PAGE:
Her bare, cinnamon-colored feet stepping softly on the stage of the Knitting Factory on Thursday, Susana Baca began her emotional show Thursday with "Toro Mata," the anthem of Afro-Peruvian music.
A lot has happened since this classic tune was featured on Luaka Bop's 1995 compilation album "The Soul of Black Peru." In the intervening years, Baca has become a world-music diva along the lines of Cesaria Evora or Mercedes Sosa, turning her unlikely dream of rescuing the black roots of Peruvian music into reality.
Recognition has done Baca plenty of good. Her Knitting Factory Hollywood performance was luminous, her powerful yet delicate voice resonating with remarkable purity. Backed by her longtime quartet, the singer presented material from "Espiritu Vivo," a stirring, uplifting album she recorded in New York City during the week following Sept. 11, 2001.
Older Baca staples such as "Valentin" and "Zancudito" were greeted with shrieks of delight by the capacity audience. But the evening's most flavorful moments came courtesy of the new songs, such as a revised version of Mongo Santamaria's classic "Afro-Blue," which adds lyrics to its sensuous melody.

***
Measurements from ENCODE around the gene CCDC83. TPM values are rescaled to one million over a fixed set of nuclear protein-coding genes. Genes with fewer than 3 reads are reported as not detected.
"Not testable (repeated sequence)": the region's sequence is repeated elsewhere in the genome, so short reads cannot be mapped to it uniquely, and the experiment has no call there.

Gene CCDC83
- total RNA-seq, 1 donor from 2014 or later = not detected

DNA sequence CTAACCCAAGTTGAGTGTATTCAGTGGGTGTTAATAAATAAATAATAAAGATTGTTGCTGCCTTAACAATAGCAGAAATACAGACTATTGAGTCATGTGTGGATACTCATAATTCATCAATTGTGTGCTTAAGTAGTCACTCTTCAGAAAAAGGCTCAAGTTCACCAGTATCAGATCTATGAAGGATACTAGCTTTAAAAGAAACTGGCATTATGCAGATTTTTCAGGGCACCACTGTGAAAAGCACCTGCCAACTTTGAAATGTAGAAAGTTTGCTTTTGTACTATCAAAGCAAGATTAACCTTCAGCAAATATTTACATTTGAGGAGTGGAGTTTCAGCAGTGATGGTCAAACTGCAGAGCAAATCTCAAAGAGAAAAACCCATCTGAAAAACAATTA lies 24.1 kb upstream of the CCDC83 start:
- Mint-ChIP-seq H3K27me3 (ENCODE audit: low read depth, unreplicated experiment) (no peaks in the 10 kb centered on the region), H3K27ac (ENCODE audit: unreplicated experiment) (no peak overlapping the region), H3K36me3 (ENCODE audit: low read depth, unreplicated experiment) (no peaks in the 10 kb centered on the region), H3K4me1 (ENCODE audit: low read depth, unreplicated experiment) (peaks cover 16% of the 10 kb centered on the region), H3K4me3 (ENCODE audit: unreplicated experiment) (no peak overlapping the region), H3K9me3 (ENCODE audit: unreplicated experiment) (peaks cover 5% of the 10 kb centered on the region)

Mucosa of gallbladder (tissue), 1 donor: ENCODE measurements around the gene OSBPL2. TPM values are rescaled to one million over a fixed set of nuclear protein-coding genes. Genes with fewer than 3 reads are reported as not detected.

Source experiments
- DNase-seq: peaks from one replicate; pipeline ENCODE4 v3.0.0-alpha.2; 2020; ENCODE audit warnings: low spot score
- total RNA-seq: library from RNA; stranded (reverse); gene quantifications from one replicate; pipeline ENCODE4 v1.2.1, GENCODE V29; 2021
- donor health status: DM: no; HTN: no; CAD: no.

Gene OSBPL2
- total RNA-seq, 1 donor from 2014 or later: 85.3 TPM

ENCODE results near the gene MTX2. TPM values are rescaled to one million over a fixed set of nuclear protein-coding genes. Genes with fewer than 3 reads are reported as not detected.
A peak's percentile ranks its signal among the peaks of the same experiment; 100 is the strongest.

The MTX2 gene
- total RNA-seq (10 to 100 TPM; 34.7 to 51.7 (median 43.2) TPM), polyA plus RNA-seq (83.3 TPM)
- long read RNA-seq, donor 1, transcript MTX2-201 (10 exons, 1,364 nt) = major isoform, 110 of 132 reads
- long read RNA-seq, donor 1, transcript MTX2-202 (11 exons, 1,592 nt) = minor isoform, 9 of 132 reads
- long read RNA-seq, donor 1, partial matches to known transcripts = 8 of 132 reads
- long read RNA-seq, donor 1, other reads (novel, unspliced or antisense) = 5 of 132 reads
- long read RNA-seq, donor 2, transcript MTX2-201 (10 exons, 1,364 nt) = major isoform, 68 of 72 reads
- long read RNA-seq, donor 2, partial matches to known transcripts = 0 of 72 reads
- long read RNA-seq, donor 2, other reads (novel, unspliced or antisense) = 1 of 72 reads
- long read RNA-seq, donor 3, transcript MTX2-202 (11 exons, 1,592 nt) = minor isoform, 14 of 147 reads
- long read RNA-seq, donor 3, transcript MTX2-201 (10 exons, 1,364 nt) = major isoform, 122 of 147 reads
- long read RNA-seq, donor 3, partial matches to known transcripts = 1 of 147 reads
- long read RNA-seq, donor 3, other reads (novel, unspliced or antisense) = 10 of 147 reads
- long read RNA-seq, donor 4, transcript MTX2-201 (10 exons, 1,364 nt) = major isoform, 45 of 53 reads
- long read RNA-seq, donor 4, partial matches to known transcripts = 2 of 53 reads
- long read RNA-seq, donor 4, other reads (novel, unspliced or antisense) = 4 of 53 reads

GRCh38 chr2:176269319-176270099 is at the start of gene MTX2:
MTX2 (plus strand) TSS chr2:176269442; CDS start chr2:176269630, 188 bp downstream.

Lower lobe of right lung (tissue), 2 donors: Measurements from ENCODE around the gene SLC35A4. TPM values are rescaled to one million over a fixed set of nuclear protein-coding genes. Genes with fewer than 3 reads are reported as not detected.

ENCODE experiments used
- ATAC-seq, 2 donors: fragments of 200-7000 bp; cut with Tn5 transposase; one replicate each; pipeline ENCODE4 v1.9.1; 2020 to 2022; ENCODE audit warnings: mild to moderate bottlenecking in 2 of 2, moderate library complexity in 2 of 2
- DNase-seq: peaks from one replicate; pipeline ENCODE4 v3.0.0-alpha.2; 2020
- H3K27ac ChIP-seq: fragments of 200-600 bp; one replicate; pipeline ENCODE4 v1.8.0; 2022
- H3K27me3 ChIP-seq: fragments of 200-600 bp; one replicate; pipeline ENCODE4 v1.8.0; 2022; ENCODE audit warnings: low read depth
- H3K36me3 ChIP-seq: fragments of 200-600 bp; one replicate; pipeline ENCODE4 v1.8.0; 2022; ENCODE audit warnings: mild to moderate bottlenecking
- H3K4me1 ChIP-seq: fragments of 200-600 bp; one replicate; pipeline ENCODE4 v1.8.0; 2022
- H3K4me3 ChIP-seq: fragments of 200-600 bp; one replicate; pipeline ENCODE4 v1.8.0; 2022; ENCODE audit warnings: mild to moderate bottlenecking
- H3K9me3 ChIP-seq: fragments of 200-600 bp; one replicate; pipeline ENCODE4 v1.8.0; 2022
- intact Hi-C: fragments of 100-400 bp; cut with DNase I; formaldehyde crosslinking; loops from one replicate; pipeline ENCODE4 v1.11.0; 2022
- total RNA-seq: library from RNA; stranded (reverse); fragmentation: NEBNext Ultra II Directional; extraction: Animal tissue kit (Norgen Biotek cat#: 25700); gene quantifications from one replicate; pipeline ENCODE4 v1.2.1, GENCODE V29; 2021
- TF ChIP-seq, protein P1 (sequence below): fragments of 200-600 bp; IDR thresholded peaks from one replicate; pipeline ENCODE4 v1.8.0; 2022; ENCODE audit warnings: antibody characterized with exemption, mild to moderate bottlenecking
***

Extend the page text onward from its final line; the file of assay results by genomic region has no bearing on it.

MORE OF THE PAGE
Whereas the singer's previous Los Angeles engagements suggested a timid, restrained performer, Baca was relaxed Thursday, dancing wildly whenever the music picked up steam and projecting an effervescent energy that had an almost healing quality.
Baca's persona is recognizable by anyone familiar with Latin culture. With her warm smile and soothing movements, she evokes the archetypal image of the nourishing mother, the powerful priestess. She represents the indestructible Latin American woman who, metaphorically speaking, has for centuries supported an entire continent on her tireless back.